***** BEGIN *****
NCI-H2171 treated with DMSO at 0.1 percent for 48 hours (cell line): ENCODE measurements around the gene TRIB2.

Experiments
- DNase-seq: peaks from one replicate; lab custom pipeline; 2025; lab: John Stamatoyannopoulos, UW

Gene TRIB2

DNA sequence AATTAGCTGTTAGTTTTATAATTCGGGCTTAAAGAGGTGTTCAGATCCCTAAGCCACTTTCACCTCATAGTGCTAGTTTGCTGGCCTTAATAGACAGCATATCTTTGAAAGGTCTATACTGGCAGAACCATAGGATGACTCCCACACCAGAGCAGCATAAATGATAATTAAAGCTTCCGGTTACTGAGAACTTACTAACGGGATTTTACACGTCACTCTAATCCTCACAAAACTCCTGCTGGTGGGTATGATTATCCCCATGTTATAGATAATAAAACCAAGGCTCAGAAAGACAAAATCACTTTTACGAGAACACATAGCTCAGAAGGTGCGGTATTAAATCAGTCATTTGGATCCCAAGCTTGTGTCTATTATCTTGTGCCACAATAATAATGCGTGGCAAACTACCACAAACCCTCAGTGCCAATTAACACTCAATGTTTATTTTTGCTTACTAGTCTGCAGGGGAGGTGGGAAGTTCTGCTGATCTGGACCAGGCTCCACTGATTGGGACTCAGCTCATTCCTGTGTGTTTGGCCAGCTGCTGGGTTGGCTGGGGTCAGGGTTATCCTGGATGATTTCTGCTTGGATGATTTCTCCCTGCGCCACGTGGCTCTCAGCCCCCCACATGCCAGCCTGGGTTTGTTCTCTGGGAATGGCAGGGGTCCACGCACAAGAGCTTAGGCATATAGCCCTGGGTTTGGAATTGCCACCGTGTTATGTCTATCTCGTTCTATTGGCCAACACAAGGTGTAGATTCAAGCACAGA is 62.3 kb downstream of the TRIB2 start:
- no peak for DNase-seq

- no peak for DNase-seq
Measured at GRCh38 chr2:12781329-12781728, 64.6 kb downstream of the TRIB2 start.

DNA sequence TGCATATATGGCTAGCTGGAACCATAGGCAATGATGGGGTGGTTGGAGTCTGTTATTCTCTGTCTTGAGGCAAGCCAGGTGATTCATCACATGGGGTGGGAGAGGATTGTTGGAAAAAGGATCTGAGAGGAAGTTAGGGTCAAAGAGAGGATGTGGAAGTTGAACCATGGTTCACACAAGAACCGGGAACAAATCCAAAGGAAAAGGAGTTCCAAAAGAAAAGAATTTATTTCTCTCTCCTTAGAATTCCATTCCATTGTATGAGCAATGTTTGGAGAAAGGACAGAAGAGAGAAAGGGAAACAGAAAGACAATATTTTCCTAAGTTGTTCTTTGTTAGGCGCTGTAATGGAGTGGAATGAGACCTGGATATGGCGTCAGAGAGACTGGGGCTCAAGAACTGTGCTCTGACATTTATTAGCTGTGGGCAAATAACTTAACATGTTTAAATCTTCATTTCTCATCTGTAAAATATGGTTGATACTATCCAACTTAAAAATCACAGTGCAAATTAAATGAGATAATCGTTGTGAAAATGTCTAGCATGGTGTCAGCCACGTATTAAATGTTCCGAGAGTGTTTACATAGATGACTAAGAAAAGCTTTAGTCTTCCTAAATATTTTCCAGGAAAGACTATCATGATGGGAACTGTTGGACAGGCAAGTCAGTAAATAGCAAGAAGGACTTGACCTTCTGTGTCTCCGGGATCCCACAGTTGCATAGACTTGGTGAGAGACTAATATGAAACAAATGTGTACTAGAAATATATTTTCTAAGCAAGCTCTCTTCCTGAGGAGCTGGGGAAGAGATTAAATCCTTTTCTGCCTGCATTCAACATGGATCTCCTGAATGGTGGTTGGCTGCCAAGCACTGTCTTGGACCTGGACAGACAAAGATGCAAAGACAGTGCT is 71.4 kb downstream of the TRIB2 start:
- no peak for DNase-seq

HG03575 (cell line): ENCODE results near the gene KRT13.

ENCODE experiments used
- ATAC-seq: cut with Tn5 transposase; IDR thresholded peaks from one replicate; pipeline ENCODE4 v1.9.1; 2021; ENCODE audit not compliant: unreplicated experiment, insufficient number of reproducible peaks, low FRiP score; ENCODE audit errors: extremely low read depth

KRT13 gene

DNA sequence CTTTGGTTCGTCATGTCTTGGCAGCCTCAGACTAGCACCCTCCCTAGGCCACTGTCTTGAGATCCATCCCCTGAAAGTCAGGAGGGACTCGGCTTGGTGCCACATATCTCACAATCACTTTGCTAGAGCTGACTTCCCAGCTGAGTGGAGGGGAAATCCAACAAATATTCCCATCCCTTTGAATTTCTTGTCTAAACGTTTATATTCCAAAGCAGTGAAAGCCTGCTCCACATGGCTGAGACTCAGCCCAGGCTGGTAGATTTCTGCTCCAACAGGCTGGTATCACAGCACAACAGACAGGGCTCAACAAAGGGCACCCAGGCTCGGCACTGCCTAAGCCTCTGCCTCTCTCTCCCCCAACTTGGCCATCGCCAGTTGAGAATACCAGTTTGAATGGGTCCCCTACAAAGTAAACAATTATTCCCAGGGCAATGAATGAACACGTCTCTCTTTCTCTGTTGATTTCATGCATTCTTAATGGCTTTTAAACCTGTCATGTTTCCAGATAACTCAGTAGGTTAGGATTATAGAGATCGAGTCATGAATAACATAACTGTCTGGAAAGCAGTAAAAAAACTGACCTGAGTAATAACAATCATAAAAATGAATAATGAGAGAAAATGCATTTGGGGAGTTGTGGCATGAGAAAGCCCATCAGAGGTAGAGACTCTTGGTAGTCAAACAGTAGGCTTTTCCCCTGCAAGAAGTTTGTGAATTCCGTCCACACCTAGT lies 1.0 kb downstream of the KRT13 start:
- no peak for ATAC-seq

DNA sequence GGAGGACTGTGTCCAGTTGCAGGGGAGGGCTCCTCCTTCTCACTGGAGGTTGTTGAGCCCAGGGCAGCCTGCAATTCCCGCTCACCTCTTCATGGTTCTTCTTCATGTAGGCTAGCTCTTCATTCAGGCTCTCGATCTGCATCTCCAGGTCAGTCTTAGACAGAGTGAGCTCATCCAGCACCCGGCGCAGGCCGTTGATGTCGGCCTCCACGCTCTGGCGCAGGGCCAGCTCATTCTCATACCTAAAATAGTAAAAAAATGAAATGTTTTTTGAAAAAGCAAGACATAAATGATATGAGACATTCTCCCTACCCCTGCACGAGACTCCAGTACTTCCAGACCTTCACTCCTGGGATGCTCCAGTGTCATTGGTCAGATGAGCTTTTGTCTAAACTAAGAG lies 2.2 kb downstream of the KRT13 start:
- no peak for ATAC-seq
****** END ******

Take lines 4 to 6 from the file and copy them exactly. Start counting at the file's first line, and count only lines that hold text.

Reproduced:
Gene TRIB2

DNA sequence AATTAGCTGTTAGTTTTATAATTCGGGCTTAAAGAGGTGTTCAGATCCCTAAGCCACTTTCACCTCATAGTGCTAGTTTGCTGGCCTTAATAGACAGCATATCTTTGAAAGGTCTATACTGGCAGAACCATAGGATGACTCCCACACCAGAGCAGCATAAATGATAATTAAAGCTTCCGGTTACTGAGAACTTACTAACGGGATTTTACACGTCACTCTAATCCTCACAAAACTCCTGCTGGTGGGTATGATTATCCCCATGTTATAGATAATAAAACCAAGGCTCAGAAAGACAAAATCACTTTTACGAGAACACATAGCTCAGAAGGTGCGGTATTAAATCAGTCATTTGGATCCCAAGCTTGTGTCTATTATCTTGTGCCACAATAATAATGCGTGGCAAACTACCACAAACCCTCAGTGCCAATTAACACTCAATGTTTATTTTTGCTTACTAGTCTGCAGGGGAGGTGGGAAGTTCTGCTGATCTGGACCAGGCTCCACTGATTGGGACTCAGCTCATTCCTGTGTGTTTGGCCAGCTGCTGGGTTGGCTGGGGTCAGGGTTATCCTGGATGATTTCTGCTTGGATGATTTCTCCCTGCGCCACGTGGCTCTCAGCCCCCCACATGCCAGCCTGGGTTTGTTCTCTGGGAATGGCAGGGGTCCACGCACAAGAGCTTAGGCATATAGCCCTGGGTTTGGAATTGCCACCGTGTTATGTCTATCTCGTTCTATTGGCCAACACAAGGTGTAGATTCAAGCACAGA is 62.3 kb downstream of the TRIB2 start:
- no peak for DNase-seq